Kinesiology is an active therapy, and a wellness career aligns well with physical activity interests which reflects well on their practice. Take a minute to strike up a conversation about what sport or health program your kinesiologist pursues in their spare time.
7. Qualify your kinesiologist
Make sure they have certification to practice in BC or your provinces/state. A kinesiologist pursues a career in healthcare and will provide a professional registration number on request.
Your kinesiologist’s certification number is verifiable through their kinesiology association/college. This body is important as they set the professional bar for qualification for becoming a kinesiologist, offer insurance and run criminal record checks.
Your kinesiologist is also required in most regions to have valid First Aid including CPR. If this is of concern you might check in to see if your kinesiologist’s certifications are up to date.
What if you're not happy with your kinesiologist?
It's simple, if you're not happy with your kinesiologist, you can find another one. Sometimes personalities don’t mesh and that’s fine. However, if you have had a negative experience (for example your kinesiologist was distracted during your session, or they treated you in an impersonal or disrespectful way) it’s important to know how to get out of a difficult situation.
In case of a negative experience, step one is to give direct feedback to your kinesiologist as soon as possible. In cases where this is not possible you should make your kinesiologist’s manager or business owner aware and consider a complaint to the governing association.
In the most serious cases, looping back to your regional kinesiology association might be very important, potentially saving future clients an equally negative experience. This is another reason why anyone working with a kinesiologist should familiarize themselves with the governing association.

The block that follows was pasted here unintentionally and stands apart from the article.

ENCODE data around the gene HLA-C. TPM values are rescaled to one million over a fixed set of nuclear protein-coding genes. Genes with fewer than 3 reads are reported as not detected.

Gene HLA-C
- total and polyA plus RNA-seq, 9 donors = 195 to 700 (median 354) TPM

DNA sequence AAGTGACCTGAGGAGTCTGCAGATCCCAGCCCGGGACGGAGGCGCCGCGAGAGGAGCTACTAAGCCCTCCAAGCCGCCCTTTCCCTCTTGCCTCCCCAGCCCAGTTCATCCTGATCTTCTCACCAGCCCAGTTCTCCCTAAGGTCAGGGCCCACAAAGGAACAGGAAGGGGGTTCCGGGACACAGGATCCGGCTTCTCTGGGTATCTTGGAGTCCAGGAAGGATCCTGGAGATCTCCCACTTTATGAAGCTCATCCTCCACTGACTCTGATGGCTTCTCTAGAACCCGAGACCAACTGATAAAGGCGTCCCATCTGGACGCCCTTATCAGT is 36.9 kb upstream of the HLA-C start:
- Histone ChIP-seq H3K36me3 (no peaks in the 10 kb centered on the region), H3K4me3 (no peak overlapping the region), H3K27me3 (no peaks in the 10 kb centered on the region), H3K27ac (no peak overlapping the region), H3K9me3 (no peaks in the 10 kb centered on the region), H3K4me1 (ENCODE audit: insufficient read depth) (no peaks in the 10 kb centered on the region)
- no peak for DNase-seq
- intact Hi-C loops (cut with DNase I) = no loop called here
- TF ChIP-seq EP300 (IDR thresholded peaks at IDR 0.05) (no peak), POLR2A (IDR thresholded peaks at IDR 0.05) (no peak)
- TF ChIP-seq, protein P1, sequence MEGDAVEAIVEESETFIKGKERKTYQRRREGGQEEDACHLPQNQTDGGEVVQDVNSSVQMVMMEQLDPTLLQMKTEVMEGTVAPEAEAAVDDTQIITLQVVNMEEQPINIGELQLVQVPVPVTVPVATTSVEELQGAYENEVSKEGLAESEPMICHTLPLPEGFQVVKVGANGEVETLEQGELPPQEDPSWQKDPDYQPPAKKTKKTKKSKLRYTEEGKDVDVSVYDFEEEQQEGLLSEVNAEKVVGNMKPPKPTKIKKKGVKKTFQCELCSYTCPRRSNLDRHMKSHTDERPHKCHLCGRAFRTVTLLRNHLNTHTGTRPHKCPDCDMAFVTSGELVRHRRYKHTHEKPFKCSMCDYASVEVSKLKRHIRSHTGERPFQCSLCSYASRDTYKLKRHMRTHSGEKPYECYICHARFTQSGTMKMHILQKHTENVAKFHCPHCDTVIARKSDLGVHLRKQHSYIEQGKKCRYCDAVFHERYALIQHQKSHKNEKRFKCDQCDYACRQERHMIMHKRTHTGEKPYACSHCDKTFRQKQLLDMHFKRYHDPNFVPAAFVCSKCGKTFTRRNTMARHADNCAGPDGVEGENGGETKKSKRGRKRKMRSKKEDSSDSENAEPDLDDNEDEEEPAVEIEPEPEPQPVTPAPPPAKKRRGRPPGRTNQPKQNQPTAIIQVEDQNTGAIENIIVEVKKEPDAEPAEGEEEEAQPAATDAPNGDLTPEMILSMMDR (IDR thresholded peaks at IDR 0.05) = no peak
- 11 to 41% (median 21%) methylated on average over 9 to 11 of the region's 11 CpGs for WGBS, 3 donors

You're in control of your program
Like any other therapist your kinesiologist is required to ask for your consent before working together and collecting health information about you.
Your health data is your own. If your kinesiologist has completed an assessment, filed any reports or recorded any chart notes, they must legally allow you access within 30 days. They might however ask you to pay a reasonable fee for the privilege.
This data will be important if you decide to continue with another practitioner so you can easily transfer your file and stay on track with your program. You might also give consent to a lawyer to access your health data if they need your health information for legal purposes.
Looking for a kinesiologist can feel daunting which is why it is important to do your homework and ask the right questions. If you're in a situation where you find yourself seeking and choosing a great kinesiology practitioner, don't give up. Ask friends or family for a referral or look online for listings with reviews. Be sure to find a good fit before making a decision.
By following these tips, you will be able to find a qualified and reputable kinesiologist who can help you meet your fitness goals! Make sure to check out our blog on active vs. passive treatment.
Make good use of the following resources in your search for a kinesiologist.
The College of Kinesiologists of Ontario (CKO): This is the regulatory body for kinesiologists in Ontario. The CKO website has a searchable database of all registered kinesiologists in Ontario.
The British Columbia Association of Kinesiologists (BCAK) is the association in BC. Check out their find a kinesiologist listing. https://bcak.bc.ca/find-a-kinesiologist/
The Kinesiology Association is a UK based organisation whose web page also offers find-a-kin service: https://kinesiologyassociation.org/directory/find-a-practitioner-near-you.aspx
New Brunswick Kinesiology Association http://nbka-aknb.ca/find-a-kin/
PEI Find-a-kin https://www.kinpei.ca/find-a-kinesiologist